B. An annual calendar of planned statistical collections requested of farmers, fishers and foresters should be published to improve public accountability of survey managers and to more effectively manage respondent burden through greater transparency. The calendar would guide planning by organisations undertaking surveys to minimise duplication and provide farmers, fishers and foresters and their industry bodies with information about the range of surveys being undertaken, their purpose and timing.

To guide a strategic approach to future investment by government and stakeholders in data collections:

C. A foundation dataset for agricultural statistics should be established to inform the enduring goals, address data gaps and better target future investment. The foundation agricultural dataset would provide a common reference for the assembly and maintenance of foundation level data in order to serve the widest possible variety of users. It would deliver a national coverage of the best available, most current, authoritative source of agricultural data, which is standardised and quality controlled.

To ensure best use of all available data sources, to maximise data quality, minimise respondent burden and collection costs:

D. An agricultural administrative data initiative should be established to develop methods for broader use of administrative data sources within the agricultural statistical system. The initiative should examine legislative, privacy and commercial barriers to the use of data collected by governments and industry with the objective of reducing survey burden on farmers and implementing a “collect once, use many times” approach. The initiative should also research and develop best-practice methods for integration of administrative data into the agricultural statistical system to ensure data quality standards are met, privacy and commercial concerns are addressed, and to maximise utility of the data. This initiative would complement the ABS’ lead role in improving the re-use of key Australian Government administrative datasets to minimise regulatory burden on citizens and businesses.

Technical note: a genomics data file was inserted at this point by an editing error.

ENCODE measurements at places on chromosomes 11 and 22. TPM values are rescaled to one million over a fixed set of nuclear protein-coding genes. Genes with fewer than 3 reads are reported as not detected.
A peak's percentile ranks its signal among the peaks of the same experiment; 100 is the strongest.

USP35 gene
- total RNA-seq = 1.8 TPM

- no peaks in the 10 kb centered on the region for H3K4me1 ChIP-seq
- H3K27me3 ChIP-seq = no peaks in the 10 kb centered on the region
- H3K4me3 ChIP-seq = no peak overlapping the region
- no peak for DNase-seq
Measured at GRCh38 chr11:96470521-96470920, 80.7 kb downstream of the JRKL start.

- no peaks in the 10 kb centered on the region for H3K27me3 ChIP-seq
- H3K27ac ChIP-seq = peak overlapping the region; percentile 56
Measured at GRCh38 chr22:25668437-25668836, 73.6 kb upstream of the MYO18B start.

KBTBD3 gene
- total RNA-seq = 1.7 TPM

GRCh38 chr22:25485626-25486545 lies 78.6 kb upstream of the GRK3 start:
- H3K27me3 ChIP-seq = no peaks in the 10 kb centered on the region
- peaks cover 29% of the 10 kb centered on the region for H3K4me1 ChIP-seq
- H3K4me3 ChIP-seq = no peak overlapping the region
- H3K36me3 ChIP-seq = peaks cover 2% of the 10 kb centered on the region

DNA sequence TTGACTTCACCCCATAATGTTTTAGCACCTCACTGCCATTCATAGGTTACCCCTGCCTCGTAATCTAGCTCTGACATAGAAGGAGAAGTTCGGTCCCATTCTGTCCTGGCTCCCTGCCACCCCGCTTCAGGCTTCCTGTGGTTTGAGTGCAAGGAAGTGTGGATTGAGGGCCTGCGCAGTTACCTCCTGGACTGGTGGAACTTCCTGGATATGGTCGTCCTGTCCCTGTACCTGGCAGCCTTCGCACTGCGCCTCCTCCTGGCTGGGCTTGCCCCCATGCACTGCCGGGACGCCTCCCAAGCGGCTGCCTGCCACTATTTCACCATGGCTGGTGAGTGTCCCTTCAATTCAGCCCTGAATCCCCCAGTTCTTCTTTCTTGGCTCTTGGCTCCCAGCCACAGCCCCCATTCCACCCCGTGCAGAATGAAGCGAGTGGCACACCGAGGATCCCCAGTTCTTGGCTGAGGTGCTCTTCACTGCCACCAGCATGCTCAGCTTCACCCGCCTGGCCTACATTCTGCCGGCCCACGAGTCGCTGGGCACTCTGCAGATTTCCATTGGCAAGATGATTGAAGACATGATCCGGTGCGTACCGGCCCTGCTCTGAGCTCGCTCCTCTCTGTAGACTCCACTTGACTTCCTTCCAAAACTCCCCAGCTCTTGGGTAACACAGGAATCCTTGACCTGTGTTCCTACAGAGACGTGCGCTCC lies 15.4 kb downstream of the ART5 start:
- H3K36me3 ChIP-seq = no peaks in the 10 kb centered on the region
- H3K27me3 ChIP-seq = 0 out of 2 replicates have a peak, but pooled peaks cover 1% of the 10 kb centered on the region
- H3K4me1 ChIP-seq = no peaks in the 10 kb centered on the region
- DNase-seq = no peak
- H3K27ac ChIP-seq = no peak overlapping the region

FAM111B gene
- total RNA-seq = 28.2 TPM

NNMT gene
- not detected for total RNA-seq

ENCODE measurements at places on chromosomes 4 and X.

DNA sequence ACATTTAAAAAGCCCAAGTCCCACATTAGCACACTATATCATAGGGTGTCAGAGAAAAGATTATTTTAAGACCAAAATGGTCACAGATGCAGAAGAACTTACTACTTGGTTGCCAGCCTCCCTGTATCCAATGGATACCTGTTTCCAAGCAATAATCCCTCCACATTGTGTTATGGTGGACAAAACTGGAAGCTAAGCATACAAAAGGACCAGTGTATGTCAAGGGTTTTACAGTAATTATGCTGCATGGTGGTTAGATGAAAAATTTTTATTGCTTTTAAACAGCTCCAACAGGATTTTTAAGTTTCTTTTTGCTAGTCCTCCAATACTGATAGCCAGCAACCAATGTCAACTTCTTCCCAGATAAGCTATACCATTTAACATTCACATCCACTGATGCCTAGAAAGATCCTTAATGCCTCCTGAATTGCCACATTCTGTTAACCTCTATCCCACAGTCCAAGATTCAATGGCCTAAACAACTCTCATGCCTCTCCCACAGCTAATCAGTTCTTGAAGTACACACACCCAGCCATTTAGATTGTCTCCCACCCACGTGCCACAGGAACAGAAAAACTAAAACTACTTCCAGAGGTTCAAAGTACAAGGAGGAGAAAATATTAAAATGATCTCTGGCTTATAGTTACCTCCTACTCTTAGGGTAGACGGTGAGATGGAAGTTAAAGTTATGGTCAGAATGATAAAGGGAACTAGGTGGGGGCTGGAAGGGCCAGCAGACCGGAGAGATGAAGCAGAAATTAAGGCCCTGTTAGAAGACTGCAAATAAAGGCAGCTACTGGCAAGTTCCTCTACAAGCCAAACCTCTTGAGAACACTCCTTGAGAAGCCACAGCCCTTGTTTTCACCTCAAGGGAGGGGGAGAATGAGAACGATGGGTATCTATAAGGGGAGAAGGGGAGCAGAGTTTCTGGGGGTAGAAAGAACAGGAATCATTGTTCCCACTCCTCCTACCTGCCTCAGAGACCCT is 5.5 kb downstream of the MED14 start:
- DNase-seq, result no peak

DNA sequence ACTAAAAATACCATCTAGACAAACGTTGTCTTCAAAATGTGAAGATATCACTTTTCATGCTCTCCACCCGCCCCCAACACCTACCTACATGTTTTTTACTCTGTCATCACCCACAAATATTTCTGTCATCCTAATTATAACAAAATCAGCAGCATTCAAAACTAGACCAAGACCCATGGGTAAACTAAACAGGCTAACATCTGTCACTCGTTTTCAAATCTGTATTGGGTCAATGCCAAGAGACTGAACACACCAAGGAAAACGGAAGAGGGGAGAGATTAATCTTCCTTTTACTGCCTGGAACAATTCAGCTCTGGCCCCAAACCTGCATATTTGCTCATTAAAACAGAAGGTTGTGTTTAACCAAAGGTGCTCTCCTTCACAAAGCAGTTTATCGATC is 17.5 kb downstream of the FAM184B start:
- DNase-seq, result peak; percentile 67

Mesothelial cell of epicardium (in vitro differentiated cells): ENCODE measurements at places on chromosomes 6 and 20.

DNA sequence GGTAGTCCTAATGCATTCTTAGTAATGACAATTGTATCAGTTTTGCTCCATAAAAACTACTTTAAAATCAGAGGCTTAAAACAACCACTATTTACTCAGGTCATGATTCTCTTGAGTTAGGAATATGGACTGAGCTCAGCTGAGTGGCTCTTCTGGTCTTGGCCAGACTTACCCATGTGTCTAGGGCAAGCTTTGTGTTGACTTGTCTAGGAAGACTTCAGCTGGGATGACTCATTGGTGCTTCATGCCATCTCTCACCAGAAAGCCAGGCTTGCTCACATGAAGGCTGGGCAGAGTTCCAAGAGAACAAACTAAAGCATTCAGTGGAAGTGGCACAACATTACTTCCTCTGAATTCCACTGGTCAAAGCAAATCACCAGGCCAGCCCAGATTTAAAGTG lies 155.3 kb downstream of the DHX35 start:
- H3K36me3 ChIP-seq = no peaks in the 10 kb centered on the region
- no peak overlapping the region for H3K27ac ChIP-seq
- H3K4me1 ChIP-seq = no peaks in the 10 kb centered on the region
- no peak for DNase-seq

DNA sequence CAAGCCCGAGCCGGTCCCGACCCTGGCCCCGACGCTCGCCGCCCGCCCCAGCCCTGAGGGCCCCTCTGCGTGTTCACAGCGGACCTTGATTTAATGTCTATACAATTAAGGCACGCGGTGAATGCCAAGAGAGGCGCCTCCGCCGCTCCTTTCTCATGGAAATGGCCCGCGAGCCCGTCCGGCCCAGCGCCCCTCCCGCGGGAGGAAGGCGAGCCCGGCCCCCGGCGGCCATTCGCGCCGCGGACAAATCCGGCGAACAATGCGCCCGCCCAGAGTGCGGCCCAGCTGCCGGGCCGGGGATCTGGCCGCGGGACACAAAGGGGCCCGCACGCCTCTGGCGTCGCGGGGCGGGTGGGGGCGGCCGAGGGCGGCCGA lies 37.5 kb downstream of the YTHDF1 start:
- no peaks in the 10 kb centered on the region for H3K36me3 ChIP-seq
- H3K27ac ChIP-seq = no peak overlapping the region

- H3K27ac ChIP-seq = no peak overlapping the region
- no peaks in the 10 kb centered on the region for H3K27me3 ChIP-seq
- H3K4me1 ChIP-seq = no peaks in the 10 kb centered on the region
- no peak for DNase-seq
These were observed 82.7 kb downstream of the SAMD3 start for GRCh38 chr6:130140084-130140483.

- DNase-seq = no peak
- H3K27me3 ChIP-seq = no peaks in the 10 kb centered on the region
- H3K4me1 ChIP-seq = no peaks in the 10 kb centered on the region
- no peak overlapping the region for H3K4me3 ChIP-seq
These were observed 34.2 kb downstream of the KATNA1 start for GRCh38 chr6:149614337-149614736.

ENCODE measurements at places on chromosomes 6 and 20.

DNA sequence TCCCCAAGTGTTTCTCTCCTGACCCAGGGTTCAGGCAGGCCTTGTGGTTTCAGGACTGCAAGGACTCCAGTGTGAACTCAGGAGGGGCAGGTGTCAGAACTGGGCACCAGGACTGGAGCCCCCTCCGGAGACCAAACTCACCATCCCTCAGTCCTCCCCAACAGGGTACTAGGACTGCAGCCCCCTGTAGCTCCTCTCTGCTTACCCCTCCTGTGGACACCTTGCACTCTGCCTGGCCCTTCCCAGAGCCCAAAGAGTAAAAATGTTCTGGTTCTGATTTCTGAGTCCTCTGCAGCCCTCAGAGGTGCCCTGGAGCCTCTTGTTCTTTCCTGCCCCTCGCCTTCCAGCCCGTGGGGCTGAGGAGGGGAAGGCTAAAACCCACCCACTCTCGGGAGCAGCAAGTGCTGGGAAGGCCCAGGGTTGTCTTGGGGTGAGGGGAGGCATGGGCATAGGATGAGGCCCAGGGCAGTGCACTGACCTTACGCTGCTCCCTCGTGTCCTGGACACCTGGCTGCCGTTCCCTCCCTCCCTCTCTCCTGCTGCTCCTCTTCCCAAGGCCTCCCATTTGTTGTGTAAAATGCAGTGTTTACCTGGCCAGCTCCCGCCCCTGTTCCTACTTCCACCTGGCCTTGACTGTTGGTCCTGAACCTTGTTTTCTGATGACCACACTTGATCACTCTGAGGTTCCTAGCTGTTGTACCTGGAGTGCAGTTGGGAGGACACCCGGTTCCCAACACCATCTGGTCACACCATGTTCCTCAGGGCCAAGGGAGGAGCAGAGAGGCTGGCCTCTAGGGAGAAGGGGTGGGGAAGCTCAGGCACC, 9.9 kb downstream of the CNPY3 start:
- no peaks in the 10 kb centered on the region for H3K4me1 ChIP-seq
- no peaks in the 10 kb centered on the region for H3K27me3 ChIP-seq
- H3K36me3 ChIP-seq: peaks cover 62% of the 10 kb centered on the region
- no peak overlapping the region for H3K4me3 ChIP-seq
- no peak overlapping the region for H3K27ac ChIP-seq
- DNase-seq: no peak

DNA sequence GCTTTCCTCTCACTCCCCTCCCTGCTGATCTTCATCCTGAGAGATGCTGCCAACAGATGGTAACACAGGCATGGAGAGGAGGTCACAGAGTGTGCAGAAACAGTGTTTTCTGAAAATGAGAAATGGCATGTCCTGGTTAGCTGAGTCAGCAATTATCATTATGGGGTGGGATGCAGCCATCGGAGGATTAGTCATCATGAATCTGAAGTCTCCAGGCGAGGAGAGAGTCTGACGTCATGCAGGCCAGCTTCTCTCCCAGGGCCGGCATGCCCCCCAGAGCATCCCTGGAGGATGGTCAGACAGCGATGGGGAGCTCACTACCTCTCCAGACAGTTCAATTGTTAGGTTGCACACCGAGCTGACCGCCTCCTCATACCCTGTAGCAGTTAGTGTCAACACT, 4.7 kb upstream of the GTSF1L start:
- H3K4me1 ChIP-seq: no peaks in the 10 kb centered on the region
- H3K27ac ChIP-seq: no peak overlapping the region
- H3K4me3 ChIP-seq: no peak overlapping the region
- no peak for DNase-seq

To ensure investment in, and use of innovative new technologies, methods and processes across the statistical cycle:

E. A more coordinated approach from research funders should be encouraged in support of the agricultural statistical system. Future research investments should be targeted at those technologies and innovations that have the widest application and that would support implementation of best practice principles. In particular, an increased focus on innovative technologies, methods and processes through the statistical cycle that would deliver potentially significant benefit to farmers, statistical organisations and ultimately, users of statistics.

To promote a culture of open data:

F. A one-stop-portal for agricultural statistics should be established to maximise the value of existing data sources and provide discoverability and accessibility to the foundation agricultural dataset. The portal would also deliver supporting statistical infrastructure (standards and classifications, tools and methods), educational resources to address statistical capability gaps of users and tools to enable self-management of Statistical Clearing House compliance by non-Commonwealth government organisations.

These collective measures would help to ensure that the ongoing productivity, competitiveness and sustainability of Australia’s agriculture, fisheries and forestry industries is supported by a world-class, agile and cost-effective agricultural statistical system. Implementing these measures would in turn directly address stakeholder concerns: reducing respondent burden, improving data quality, enhancing statistical infrastructure and ensuring that there is strong coordination in the agricultural statistical system. These actions would deliver a modern agricultural statistical system based on best practice principles that underpins the future profitability of Australia’s agriculture, fisheries and forestry industries.